We’ve all seen the email, gotten the piece of mail, received the phone call, you’ve been selected or you have won… followed by a long pitch about a product or service you have never heard of before. The idea of winning something is exciting and it is also a gamble! Registering to win something can be as simple as putting your name and email address on a website and then waiting. You might think your chances to win increase with the more contest you enter, this is just not true. Even if you win one contest the likelihood of winning anything is rare.
However there are many pitfalls to registering for a lot of contests. Your email and information can get sold and then you receive tons of spam that is unrelated to the contest you registered for. You can receive unwanted emails, calls, and mail for the rest of your life because once your information is out there; it is nearly impossible to remove it.
Now that’s not to say all contests or raffles are scams, some of them definitely have winners, but for every hundred or thousands of people who register only one person will win. Statistically speaking it’s unlikely that you might win. However some people will say, well you can’t win if you don’t play. This is true, but at what cost are you applying to win? Entering your personal information seems simple enough, but do you know where that information goes? Is it discarded, unlikely. Is it sold over and over, yes!
Knowing when you are receiving a legitimate email, letter or phone call for a prize is difficult only if you register for so many you cannot keep track. So if someone contacts you and says you’ve been selected, you might want to think twice before believing you have actually won anything.
Here are 12 signs from TheBalanceEveryday.com that the prize you just won is fake:
- Anytime the person or business contacting you requests payment to receive your prize.
- The email account that contacted you is a free email account, like Hotmail, Yahoo, Gmail etc.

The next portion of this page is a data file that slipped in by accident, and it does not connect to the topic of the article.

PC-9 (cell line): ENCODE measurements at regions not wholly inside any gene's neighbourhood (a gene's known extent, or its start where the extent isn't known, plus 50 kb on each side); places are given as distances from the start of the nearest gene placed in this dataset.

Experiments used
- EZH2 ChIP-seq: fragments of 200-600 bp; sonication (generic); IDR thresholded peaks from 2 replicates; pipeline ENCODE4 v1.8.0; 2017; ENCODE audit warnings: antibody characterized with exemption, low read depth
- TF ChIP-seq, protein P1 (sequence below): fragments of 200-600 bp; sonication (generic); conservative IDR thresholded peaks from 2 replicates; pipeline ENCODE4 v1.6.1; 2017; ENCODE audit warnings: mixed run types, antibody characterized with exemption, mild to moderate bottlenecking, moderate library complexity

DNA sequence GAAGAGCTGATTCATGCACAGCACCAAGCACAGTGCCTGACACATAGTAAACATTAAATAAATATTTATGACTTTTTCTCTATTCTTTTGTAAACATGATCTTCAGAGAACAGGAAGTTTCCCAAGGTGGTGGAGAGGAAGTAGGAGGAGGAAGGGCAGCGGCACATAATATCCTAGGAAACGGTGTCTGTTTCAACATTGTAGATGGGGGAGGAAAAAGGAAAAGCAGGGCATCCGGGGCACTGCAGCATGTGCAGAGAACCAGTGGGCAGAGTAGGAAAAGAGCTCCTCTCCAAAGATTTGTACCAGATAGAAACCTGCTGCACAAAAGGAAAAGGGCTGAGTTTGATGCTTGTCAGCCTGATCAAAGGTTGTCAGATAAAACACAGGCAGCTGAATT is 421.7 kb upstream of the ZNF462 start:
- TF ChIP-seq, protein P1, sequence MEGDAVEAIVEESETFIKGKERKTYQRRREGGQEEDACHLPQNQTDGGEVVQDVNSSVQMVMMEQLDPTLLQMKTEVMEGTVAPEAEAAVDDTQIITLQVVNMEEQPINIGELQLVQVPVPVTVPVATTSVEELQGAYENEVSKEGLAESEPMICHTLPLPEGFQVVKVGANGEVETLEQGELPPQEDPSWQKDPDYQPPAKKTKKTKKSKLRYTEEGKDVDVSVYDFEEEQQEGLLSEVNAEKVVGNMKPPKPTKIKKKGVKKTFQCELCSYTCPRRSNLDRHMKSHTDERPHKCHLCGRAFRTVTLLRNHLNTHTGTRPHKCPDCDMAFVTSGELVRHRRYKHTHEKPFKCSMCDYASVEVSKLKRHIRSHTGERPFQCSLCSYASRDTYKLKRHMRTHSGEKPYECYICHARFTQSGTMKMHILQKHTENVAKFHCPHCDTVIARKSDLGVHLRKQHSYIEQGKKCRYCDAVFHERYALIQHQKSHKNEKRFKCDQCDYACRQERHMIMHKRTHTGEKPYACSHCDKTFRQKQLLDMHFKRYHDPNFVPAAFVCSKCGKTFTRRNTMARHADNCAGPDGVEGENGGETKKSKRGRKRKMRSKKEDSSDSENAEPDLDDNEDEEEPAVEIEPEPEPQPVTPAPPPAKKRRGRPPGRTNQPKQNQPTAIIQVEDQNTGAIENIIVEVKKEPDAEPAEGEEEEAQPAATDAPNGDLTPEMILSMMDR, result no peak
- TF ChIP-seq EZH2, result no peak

- They tell you, you won something you don’t recall registering for.
- The person or company sends you a giant check for your win notice.
- The individual or company wants to send money via Western Union.
- The person on the other line is very pushy and wants you to make a decision quickly or the prize will go to the next person.
- They ask for your bank account or credit card information.
- Winning the lottery without buying a ticket.
- They do not address you by your name.
- They falsely represent a government organization to get your information.
- The notice contains spelling and grammatical errors.
- Sweepstakes scam notifications arrive by bulk mail
So it turns out the Prince from Nigeria is not only a bad speller and pushy, he needs your credit card information to confirm your identity before wiring your money Western Union for the lottery ticket from a foreign country that you have never visited and do not remember buying a ticket for and is contacting you from a Hotmail account might be a fake?!
I know this seems a bit crazy, but their target market is young people or older people. If the scammers pressure one of these two generations they have a chance of getting them to give them information to win the prize.
If you register to win a Jeep from a local car dealership, your information will remain on their mailing list, they will usually not sell it and you can always ask them what they will do with your information before you register. If you are going online and registering for every raffle or contest you find that the prize is something you might like, chances of you being contacted by scammers are high.
If you are not sure about the prize you were contacted for, get their name and phone number and ask to call them back. Consult with someone about the situation to see if it seems legit. Never NEVER give any information to a random call from someone saying you have been selected or that you have just won a prize. You should always be able to call them back and claim your prize if it is in fact a legit raffle or contest.
If you want to win the next iPhone or whatever it is that the raffle or contest has as a prize, consider what you are giving them for free and how it impacts you and your information for years to come. Is the idea of winning a $1000 new iPhone that will be outdated in a year worth your personal information being sold worldwide for years to come?